Opening on June 3
Françoise Sullivan discovered pastel during her return to Greece in 1996. She appreciated the splendor of this material, the texture and the nuances that it makes possible. Echoing her "Cretan cycle" of the 1980's, created after a first stay there, she first produced landscape-like works in 1996. The years 1998-1999 are prosperous and she produced hundreds of drawings during this period. Thereafter, she continued to produce colorful, vivid and attractive works on paper that are similar in spirit to her works on canvas.
The body of work presented by Galerie Simon Blais is unique in its size and the selection that was made. This will be the first time we have devoted such a large exhibition to the pastel work of Françoise Sullivan, whom we have represented since 2005. This will be her 11th solo exhibition at our gallery.
Biographical notes for Françoise Sullivan
While this unique and multi-faceted artist is known as a dancer and choreographer, it is her work as a visual artist that truly marks her long career. Today, Françoise Sullivan is arguably the most important living Canadian visual artist.
Educated at the École des beaux-arts, she was a founding member of the avant-garde Automatisme movement, along with Paul-Émile Borduas and Jean Paul Riopelle, and in 1948 she signed the Refus global manifesto, to which was appended the full text of her famous lecture, Dance and Hope. In the 1960s, she became a sculptor, and in the 1970s, a conceptual artist. It was in the 1980s that Françoise Sullivan returned definitively to painting. Initially turned to Greek mythology following a long stay on the island of Crete, Sullivan's painting simplified in the 1990s to become very often monochrome. It is this approach that will make her the star of the Canadian visual art scene.
Active for over 70 years, she still works in the studio every day. What art historian Louise Déry, her friend, wrote in 2017 is still true: "She persists with such élan, in the all-white space of her vast studio, where one feels the wonderful ebullition of someone who never stops thinking about herself through the vagaries of intuition, reflection and experimentation." (Louise Déry, Trajectories, 2017) A teacher in the Department of Fine Arts at Concordia University in Montreal for over 30 years, Françoise Sullivan won the Paul-Émile-Borduas Prize in 1987 and the Gershon Iskowitz Foundation Prize in 2008. She was made a Knight of the Order of Quebec in 2002 and received the Order of Montreal medal in 2017.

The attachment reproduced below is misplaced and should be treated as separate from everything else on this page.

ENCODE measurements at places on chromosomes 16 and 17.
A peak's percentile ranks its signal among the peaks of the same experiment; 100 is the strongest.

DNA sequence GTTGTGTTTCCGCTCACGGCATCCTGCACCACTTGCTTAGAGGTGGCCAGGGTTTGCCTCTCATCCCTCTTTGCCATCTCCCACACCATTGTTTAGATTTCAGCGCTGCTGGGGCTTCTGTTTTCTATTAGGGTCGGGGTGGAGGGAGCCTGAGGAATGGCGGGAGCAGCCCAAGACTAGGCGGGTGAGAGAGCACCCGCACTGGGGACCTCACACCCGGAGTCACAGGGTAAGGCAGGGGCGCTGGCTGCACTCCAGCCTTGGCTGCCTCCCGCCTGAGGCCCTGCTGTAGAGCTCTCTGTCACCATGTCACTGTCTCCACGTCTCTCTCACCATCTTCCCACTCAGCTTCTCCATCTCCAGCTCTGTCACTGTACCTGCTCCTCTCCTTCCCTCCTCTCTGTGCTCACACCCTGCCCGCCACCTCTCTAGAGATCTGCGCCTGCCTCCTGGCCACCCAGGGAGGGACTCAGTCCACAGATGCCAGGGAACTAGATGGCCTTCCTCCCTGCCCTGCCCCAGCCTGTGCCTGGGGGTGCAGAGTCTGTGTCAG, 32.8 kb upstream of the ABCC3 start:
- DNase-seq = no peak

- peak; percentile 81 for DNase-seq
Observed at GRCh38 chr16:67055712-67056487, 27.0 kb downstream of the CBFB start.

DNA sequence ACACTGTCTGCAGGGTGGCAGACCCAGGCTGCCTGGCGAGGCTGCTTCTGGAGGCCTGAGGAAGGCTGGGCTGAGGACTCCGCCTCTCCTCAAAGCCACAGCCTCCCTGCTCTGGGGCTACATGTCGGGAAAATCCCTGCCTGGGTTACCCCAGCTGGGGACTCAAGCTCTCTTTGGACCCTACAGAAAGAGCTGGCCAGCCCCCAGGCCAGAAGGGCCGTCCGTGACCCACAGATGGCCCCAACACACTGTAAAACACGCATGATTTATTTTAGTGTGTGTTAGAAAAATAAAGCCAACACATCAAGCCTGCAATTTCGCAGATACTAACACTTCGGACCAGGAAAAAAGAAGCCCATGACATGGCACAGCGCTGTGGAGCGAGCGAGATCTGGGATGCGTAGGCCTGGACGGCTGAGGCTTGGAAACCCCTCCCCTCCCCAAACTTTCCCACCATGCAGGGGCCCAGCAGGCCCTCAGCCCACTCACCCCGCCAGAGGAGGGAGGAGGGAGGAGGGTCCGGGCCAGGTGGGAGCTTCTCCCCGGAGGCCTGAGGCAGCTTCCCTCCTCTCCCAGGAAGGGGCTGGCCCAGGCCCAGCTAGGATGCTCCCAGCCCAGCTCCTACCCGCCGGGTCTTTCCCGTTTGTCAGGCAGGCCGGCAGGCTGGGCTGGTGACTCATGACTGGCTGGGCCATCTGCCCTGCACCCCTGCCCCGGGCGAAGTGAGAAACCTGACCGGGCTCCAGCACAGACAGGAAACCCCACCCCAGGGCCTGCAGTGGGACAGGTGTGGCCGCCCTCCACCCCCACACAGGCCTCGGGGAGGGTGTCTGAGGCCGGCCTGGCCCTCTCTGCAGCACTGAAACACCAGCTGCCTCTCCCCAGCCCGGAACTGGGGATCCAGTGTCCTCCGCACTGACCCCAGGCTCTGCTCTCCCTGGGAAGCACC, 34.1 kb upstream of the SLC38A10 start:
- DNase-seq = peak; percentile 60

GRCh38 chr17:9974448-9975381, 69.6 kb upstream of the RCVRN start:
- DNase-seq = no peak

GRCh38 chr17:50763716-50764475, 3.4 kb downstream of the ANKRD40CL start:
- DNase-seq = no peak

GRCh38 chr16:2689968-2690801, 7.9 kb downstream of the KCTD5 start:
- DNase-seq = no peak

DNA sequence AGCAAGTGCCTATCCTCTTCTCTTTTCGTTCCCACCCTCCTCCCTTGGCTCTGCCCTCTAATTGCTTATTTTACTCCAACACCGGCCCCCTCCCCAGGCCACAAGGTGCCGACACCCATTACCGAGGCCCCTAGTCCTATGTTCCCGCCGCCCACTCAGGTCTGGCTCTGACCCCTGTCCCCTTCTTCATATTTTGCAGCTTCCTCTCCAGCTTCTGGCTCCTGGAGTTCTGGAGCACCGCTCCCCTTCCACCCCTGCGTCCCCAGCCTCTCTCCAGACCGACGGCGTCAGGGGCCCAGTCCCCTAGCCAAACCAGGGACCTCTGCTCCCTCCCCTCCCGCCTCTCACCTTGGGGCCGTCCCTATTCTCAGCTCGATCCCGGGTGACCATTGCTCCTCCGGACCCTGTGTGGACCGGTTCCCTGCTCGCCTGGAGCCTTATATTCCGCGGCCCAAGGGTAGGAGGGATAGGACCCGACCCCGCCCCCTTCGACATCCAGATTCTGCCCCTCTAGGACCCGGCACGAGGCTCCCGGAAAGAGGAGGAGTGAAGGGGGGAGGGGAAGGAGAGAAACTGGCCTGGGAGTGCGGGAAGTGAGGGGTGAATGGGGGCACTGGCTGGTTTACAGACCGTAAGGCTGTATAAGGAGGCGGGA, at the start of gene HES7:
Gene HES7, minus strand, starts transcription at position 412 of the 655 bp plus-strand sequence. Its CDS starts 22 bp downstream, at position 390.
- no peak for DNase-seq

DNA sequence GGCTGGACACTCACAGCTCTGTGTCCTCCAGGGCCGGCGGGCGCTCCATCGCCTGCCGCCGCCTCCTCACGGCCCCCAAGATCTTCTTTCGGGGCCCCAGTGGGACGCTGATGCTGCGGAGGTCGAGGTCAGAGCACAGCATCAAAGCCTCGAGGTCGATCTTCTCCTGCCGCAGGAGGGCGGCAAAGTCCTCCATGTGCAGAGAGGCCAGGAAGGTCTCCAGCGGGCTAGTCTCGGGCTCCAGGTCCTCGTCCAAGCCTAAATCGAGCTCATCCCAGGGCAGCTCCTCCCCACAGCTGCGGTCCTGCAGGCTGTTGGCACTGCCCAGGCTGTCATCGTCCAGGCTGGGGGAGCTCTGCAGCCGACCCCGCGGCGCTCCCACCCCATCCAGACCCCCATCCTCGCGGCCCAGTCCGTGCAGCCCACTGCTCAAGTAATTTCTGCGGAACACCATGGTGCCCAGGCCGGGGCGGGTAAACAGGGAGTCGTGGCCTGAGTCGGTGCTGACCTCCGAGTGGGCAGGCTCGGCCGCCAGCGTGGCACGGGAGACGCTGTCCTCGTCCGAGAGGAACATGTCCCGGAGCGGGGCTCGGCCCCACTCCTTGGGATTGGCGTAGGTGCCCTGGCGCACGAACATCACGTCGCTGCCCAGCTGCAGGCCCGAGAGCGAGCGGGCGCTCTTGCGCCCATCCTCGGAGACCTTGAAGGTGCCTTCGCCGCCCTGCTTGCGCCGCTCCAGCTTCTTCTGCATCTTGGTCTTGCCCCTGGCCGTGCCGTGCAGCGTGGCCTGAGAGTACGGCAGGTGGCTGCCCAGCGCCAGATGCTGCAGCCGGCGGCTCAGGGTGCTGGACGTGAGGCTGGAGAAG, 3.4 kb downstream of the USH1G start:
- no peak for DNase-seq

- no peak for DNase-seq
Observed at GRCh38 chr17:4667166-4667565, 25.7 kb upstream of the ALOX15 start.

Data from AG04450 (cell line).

Her work has been included in numerous group exhibitions, including at the Tate Modern in London and the Metropolitan Museum of Art in New York (Surrealism Beyond Borders, 2021-2022), as well as in other prestigious institutions in Canada, the United States, France, Germany, Italy, Japan, Denmark and Turkey. Her major solo exhibitions include those at the Musée d'art contemporain de Montréal in 1981 and 2018, the Musée national des beaux-arts du Québec in 1993, the Macina di San Cresci in Greve in Chianti, Italy in 2019, and the Montreal Museum of Fine Arts in 2003. The latter will dedicate another exhibition to her in the fall of 2023 on the occasion of the artist's centennial.